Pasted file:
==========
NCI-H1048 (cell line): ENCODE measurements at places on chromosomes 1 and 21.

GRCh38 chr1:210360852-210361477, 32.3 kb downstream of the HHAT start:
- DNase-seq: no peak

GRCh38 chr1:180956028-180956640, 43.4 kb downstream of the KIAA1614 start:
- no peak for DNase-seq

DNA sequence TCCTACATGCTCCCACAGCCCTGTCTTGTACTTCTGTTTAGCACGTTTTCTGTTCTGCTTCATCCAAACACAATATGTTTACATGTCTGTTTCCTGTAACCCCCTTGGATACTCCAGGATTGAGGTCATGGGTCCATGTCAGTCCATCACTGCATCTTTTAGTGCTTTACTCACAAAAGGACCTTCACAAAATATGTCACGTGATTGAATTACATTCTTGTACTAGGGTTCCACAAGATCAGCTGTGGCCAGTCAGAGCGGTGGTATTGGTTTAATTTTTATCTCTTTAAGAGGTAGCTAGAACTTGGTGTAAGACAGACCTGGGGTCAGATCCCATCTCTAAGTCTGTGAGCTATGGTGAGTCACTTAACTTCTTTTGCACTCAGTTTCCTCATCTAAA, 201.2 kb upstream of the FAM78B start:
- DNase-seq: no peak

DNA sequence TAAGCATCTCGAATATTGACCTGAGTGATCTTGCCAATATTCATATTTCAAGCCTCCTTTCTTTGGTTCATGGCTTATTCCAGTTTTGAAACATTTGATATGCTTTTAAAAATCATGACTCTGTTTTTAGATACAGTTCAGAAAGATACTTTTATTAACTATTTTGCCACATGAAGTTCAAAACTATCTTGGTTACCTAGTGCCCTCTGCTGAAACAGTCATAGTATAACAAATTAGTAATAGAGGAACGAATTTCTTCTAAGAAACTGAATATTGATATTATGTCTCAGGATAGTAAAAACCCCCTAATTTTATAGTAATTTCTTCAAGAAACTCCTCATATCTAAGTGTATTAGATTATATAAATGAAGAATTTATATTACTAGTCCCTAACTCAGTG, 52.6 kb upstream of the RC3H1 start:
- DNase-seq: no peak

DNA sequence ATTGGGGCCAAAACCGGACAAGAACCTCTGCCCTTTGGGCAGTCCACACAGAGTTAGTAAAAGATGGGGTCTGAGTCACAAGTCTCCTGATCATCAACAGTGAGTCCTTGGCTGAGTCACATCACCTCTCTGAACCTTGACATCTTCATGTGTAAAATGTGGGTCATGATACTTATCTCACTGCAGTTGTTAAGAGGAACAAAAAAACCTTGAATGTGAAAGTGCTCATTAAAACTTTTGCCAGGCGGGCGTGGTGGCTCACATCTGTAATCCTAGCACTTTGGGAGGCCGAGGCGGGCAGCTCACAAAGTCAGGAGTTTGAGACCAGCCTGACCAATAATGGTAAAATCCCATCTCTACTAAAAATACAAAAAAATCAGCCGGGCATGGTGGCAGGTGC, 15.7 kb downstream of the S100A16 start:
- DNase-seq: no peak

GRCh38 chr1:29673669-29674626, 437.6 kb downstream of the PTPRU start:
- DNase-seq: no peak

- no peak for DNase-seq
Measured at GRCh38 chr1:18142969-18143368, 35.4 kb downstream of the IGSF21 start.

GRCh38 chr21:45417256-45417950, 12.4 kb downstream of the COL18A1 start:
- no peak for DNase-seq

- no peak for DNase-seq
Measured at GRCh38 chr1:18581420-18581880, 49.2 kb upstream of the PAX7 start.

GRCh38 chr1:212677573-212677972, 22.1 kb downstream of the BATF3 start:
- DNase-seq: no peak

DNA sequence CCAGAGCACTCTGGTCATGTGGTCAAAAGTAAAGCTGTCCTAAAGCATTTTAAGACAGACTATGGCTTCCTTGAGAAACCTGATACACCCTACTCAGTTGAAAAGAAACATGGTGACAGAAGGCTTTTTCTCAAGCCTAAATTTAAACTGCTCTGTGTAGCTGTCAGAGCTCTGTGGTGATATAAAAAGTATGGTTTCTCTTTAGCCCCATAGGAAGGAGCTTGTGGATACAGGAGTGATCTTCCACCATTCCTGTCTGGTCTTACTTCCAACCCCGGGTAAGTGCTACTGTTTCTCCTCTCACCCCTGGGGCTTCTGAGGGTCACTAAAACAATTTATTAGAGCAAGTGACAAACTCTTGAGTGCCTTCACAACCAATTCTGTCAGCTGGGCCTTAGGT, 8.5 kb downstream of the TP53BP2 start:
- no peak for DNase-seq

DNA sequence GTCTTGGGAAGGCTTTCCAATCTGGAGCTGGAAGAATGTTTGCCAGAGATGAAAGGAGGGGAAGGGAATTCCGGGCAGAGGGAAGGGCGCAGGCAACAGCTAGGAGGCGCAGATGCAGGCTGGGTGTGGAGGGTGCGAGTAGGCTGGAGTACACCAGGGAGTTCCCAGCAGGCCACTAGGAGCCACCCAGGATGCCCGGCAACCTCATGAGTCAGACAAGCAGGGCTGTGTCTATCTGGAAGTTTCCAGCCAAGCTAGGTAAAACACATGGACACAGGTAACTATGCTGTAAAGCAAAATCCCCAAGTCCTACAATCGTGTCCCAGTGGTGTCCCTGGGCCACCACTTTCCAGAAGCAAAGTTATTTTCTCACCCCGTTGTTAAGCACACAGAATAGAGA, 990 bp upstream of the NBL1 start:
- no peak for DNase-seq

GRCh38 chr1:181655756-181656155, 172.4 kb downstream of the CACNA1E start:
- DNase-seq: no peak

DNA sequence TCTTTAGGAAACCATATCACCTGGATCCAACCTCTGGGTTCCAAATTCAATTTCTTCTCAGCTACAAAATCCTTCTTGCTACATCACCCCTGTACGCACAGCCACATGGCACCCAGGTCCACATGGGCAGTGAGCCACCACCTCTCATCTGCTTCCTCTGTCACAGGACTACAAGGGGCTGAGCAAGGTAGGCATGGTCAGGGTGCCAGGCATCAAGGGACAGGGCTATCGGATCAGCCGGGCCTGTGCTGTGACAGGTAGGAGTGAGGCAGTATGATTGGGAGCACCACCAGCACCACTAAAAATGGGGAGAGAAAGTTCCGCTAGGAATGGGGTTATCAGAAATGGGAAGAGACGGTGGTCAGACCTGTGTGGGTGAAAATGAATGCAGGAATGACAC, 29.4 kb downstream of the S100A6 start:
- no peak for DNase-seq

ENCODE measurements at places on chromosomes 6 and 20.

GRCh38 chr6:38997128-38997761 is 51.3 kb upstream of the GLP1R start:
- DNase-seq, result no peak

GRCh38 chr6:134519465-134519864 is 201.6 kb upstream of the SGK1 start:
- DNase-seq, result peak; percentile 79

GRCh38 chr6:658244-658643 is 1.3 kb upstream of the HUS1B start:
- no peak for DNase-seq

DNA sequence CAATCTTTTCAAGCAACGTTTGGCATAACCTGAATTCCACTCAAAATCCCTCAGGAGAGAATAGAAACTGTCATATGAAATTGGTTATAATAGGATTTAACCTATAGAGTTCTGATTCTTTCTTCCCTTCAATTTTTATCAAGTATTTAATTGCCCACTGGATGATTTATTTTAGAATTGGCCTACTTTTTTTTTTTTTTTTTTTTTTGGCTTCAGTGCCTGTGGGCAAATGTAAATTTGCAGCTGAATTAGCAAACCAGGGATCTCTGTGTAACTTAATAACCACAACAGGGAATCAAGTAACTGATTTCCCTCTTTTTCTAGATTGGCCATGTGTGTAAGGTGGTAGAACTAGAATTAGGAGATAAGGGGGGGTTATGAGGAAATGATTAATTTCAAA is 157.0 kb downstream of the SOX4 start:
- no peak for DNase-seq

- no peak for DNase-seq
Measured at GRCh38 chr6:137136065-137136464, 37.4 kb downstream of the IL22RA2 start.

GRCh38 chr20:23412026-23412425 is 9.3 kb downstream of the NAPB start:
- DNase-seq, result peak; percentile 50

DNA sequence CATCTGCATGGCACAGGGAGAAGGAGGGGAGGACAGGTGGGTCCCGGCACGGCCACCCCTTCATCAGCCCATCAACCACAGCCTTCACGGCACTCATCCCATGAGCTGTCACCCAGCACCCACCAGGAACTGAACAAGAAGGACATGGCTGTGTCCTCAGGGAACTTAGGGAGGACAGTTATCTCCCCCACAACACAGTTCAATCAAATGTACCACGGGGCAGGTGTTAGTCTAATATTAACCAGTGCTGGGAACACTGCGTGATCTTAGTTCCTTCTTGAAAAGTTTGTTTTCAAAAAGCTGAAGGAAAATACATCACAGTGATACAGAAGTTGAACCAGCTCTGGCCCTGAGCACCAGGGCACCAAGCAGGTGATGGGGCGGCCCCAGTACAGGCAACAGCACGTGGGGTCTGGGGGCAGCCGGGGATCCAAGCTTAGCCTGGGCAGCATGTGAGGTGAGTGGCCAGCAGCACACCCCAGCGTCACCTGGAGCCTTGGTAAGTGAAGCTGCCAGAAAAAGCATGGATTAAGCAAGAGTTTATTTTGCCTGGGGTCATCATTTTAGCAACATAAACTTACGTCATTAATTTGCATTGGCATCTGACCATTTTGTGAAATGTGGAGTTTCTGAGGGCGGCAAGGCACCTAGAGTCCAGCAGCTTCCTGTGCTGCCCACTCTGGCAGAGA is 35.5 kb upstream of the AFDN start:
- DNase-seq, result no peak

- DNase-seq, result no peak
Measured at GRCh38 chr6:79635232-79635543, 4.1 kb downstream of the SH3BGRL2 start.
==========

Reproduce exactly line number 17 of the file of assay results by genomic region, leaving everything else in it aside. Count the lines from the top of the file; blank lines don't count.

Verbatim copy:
- no peak for DNase-seq